In what seems almost surely to be a related development, meaningful political participation in the United States continues to decline, and civic engagement of all kinds is increasingly fragile. For evidence, we need look no further than the most recent general election. As the Washington Post reported (November 10, 2014):
General election voter turnout for the 2014 midterms was the lowest it’s been in any election cycle since World War II, according to early projections by the United States Election Project. Just 36.4 percent of the voting-eligible population cast ballots as of last Tuesday, continuing a steady decline in midterm voter participation that has spanned several decades. The results are dismal, but not surprising— participation has been dropping since the 1964 election, when voter turnout was at nearly 49 percent.
It’s hard to imagine a robust democratic political culture without a citizenry that is at least proficient in U.S. history, the basic structure and workings of our political institutions, and in the founding principles and values of American democracy. And it’s hard to imagine proficiency in these areas without an abiding commitment to civic education in our schools, colleges, and universities.
But the democratic significance of the humanities goes well beyond the need to cultivate specifically civic and historical sensibilities. Democracy and democratic citizenship also require the ability to think critically and clearly about the central issues of shared concern, to imagine alternatives to standing arrangements, to entertain and advance the common good, and, perhaps most important of all, to feel empathy and respect for others. These capacities are in some important sense inherent to human nature, but they require the cultivation, reinforcement, and testing that lie at the heart of humanistic learning, exchange, and understanding.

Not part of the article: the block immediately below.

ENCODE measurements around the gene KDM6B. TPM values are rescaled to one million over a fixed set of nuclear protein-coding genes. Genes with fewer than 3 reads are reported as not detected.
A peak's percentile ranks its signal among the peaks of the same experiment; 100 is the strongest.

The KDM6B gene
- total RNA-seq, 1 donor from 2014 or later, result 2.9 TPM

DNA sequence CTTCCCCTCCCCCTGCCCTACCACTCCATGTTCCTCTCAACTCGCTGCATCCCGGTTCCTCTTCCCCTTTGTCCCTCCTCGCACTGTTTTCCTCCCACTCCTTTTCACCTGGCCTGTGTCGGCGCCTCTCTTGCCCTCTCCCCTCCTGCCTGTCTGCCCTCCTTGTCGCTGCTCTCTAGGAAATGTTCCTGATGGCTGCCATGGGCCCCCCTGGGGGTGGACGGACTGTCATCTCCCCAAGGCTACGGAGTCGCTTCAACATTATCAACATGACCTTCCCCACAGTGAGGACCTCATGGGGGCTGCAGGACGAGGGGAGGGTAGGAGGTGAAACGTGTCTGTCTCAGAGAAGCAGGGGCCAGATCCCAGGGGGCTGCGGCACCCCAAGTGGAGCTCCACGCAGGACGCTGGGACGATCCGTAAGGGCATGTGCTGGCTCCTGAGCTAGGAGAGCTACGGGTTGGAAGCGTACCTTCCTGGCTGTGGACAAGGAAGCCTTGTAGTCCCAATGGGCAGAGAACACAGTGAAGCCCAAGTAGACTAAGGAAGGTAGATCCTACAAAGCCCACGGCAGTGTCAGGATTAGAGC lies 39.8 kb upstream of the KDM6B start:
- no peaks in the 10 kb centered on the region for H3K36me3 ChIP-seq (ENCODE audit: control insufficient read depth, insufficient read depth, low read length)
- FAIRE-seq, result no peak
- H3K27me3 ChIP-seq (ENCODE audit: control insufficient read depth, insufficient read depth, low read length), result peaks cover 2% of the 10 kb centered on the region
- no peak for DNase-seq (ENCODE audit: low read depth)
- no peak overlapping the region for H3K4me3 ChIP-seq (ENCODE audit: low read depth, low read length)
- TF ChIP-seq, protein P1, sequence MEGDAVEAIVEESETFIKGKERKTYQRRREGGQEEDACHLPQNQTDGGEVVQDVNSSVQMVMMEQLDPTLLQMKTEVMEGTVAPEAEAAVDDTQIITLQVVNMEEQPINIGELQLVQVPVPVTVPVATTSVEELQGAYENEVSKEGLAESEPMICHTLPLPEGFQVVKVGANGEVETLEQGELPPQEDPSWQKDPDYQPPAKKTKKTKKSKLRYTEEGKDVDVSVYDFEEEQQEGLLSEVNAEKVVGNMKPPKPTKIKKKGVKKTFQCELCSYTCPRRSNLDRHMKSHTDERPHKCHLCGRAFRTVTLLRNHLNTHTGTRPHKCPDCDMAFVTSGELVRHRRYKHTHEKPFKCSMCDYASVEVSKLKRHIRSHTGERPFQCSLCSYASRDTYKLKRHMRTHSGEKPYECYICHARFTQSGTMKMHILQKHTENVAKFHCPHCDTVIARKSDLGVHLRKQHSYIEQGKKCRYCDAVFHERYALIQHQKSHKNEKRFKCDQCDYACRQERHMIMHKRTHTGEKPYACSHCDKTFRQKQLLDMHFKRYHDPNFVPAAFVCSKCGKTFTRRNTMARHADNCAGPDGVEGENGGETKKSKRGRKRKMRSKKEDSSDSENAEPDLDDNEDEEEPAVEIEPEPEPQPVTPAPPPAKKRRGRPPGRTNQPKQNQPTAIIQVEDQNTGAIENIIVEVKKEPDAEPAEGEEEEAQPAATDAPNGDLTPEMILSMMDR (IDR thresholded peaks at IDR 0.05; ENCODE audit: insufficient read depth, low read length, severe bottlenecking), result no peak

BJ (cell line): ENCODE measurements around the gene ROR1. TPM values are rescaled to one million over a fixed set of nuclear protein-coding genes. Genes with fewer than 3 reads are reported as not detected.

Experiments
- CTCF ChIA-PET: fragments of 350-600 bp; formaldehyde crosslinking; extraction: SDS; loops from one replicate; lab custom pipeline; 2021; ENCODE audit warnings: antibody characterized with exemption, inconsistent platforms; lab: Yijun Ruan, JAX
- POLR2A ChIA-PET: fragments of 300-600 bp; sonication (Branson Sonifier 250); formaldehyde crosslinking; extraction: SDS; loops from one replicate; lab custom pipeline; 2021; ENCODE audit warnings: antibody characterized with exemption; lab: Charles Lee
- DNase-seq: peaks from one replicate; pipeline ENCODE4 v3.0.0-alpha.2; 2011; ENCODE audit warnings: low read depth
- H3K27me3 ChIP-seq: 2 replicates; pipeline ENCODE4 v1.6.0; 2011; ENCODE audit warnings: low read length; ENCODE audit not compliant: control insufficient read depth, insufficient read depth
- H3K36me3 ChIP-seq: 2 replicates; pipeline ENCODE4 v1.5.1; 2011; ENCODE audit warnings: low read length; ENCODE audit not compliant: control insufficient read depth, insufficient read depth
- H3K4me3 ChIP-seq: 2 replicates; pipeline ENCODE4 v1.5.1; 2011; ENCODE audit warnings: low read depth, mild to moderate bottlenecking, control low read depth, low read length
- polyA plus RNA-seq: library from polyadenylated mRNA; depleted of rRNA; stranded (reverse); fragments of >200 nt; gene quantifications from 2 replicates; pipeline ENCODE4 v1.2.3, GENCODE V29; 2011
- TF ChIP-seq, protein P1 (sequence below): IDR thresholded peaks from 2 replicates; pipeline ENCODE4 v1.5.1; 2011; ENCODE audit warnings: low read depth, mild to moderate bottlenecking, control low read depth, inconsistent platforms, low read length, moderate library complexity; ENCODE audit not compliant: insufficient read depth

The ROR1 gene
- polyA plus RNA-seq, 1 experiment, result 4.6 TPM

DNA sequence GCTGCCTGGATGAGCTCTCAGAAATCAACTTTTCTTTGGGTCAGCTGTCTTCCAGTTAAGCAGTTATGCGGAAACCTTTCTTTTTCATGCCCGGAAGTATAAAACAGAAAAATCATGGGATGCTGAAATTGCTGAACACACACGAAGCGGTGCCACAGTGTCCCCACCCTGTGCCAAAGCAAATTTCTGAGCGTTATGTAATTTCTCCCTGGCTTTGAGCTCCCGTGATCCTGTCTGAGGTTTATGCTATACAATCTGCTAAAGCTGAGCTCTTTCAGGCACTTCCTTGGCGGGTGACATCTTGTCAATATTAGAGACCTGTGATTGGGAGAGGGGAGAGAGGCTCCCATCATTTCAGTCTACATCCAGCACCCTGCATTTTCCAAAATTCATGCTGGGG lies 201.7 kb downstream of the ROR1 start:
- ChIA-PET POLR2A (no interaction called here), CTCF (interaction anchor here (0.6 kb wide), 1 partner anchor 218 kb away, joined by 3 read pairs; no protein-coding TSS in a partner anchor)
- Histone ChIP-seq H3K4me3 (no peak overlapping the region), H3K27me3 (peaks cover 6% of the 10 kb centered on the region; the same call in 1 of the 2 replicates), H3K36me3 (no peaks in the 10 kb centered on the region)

Democracy flourishes alongside a robust sense of place. This may be especially true in Maine, where sense of place is such an important part of collective identity. With the help of the National Endowment for the Humanities, scholars from the University of Maine have recently given to the people of Maine a remarkable new asset related to place—the Historical Atlas of Maine. Now a beautiful printed book, the Atlas is entering a planning phase to become a national model as an interactive digital resource. It will then serve as a resource for schools and individuals across the state and beyond.